One very minor detail of the NFL’s new CBA – a single sentence, 59 pages deep into the document – could have major ramifications on the outcome of the 2011 season.

For the purpose of the salary cap players who were cut prior to the lockout will not count as dead money against this year’s cap.

 

So what is the big deal?

 

For the players union that means teams will be spending more real dollars, as opposed to cap numbers which are figures for accounting purposes only. But what this does is give an advantage to teams who cut players under contract during that three-week window between the end of the season and the start of the lockout. Players cut going forward will still have those numbers count against their old team’s salary cap.

This all seems quite arbitrary and inconsistent; it’s completely unprecedented in the NFL’s salary cap era. In addition the message coming out of the NFL’s office when the league opted out of the CBA and went to an uncapped year was that teams should make decisions based on the idea that a new CBA would be worked and that cap rules, regardless of what number the new cap would be, would remain intact. In other words, don’t sign a bunch of players to big signing bonuses and multi year contracts with the idea that you’ll be able to cut them before the end of the contract with no dead cap money ramifications.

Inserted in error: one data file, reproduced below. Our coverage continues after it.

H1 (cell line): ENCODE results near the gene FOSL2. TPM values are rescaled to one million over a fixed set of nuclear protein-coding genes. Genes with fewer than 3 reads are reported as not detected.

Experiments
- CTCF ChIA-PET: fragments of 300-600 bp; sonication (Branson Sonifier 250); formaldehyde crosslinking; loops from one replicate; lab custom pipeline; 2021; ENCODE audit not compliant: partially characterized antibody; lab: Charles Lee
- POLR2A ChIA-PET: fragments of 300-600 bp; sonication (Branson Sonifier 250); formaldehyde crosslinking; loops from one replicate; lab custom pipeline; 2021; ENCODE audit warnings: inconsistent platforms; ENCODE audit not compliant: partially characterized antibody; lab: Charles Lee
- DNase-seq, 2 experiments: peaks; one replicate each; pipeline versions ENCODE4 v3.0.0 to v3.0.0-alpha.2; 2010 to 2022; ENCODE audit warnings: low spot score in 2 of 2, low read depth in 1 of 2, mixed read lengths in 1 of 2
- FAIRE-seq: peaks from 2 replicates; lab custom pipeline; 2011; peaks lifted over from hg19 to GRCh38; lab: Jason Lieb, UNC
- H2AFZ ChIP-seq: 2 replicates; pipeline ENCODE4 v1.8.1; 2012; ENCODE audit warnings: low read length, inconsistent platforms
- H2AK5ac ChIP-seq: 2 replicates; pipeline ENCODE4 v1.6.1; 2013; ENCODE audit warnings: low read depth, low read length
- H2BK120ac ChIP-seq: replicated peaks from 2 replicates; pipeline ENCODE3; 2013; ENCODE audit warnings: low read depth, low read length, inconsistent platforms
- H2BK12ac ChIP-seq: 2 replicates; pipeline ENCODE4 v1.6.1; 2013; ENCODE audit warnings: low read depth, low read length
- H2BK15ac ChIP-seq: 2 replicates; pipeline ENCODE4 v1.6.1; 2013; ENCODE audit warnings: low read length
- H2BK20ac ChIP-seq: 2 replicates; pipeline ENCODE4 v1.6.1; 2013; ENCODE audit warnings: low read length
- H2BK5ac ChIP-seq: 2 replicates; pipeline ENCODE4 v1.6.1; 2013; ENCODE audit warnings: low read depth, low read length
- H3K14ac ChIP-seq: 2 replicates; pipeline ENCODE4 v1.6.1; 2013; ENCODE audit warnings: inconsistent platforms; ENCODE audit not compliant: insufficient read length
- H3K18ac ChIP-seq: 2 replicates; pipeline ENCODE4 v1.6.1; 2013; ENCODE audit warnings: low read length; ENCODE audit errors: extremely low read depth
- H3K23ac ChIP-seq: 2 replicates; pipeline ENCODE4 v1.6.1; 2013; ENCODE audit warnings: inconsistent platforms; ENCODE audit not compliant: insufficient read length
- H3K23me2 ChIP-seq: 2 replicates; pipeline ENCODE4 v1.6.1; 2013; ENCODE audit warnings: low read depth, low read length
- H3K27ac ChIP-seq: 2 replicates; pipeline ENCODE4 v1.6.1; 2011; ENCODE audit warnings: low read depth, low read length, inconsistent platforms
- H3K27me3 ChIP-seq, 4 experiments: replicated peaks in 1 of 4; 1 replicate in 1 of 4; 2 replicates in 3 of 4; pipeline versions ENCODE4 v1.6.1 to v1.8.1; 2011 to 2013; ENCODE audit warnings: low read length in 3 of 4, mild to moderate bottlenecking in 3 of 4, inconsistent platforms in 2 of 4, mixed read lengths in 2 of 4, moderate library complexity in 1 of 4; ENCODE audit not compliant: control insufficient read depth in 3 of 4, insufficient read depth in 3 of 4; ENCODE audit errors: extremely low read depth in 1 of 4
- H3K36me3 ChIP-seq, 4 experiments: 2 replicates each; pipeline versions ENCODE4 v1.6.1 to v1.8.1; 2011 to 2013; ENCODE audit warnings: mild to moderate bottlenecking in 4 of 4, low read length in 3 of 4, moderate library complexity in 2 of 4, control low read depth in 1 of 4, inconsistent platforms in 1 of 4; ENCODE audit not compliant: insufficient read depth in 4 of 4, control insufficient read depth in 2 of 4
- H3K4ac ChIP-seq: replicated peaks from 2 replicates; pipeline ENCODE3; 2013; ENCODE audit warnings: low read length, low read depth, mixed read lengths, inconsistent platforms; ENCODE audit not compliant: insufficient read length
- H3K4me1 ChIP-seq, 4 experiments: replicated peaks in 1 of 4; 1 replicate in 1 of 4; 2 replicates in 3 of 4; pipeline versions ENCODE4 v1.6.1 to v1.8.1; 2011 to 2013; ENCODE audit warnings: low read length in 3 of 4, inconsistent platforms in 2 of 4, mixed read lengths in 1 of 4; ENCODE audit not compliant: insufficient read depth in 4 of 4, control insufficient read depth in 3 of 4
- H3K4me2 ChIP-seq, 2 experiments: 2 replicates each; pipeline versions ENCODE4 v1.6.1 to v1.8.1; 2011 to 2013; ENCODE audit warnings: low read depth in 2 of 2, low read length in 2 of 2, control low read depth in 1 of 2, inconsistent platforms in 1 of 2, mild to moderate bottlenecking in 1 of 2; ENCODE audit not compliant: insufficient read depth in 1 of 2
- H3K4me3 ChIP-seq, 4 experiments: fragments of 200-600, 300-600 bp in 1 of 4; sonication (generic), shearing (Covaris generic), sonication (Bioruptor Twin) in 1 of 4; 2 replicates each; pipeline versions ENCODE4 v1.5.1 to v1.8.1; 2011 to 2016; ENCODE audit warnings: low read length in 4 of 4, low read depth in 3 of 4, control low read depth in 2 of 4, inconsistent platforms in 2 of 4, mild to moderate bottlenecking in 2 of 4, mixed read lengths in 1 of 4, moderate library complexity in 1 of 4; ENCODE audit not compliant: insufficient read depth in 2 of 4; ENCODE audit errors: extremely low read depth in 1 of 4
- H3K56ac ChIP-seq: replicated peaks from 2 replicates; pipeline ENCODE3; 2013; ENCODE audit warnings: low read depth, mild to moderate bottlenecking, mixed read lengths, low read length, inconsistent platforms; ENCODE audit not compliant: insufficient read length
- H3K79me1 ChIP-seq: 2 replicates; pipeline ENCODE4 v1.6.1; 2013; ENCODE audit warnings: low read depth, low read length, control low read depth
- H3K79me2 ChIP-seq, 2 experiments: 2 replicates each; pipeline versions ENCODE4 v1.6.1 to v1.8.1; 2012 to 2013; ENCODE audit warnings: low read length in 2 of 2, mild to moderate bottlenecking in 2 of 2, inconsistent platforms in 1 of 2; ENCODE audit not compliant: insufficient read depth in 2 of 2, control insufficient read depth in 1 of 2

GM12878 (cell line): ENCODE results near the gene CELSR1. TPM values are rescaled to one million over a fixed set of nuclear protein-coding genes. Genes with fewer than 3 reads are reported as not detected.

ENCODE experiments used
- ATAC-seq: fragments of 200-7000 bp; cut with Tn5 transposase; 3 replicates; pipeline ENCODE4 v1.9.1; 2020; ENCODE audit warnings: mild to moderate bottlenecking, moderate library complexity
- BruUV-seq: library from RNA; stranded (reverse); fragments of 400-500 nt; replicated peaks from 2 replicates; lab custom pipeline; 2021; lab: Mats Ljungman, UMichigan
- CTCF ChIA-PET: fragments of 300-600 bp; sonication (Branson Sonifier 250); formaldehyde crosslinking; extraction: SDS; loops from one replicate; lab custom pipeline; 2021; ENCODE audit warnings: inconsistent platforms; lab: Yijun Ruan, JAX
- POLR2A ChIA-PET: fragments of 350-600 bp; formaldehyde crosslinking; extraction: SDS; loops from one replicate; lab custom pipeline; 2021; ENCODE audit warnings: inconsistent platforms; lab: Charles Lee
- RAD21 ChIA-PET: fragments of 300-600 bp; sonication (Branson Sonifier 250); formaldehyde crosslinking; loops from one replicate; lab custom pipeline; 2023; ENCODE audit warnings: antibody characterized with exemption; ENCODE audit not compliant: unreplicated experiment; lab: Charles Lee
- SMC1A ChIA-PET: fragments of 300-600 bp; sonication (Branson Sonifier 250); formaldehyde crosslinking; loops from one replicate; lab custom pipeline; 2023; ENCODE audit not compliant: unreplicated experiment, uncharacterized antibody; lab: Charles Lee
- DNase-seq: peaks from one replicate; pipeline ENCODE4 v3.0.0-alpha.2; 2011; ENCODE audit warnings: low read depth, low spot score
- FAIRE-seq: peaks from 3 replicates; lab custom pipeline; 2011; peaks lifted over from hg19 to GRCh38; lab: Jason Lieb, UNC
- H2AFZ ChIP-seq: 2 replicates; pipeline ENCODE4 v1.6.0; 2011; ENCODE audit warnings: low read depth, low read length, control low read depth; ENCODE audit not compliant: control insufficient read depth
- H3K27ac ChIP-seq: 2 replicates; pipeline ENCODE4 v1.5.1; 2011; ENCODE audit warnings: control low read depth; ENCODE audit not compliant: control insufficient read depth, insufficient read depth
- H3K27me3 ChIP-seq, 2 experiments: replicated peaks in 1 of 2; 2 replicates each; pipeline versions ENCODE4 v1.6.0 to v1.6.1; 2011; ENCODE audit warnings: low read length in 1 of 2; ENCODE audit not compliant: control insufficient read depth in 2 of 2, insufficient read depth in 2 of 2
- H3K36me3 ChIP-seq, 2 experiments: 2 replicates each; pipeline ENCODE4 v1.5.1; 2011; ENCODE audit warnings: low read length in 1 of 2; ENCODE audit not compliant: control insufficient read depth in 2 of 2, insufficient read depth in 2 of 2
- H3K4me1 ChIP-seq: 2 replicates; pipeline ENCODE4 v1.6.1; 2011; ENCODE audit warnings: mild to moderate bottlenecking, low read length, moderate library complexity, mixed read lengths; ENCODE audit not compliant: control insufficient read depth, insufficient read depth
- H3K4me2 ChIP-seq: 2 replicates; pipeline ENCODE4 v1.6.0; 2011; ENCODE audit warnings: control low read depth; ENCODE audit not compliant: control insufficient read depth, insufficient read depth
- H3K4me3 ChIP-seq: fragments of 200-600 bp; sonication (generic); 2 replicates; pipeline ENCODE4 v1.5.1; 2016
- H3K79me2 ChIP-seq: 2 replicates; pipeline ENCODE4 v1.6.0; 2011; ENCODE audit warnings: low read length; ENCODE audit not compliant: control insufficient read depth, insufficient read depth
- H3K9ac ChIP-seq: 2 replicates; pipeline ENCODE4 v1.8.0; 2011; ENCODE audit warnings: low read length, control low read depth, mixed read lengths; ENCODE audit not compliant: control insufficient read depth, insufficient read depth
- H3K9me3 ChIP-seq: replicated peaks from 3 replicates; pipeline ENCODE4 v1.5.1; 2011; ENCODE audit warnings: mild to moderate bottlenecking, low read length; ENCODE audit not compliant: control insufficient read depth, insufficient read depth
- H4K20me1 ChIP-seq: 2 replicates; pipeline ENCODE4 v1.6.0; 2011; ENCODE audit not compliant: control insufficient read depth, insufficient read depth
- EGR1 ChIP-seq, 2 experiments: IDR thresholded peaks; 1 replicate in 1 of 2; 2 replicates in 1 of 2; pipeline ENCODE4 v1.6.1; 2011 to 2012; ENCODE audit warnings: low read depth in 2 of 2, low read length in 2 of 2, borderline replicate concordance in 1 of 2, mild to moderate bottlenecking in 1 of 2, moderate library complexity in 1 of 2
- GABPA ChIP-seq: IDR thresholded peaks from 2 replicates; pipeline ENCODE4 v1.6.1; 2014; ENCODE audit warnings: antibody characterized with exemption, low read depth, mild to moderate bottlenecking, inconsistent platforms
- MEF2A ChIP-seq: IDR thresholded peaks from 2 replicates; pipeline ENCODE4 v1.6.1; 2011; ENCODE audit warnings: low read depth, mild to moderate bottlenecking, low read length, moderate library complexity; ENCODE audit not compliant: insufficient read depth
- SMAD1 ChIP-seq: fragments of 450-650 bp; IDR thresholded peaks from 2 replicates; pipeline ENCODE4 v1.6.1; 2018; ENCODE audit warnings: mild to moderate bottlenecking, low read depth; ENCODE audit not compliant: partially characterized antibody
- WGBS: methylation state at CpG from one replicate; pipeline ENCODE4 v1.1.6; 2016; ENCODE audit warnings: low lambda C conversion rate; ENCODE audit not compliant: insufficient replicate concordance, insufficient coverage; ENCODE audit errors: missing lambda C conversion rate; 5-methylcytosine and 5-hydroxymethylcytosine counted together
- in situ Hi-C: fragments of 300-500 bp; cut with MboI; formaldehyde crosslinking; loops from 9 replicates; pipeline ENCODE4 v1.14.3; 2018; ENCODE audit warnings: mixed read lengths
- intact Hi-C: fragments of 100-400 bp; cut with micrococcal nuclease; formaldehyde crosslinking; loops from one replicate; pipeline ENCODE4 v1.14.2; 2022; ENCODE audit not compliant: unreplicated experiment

Now it appears that was merely a suggestion, with no basis of fact.

However what makes this situation an even bigger deal is the possibility of impropriety. What if only one team knew about this ahead of time? Obviously they could take advantage of that knowledge by cutting several veterans very early in the year, rather than waiting. With no new CBA in place and no free agency on March 1, there was really no need to make the decision at that time.


Is Rex Ryan’s team had plenty of dead money prior to the lockout. (FILE:Icon/SMI)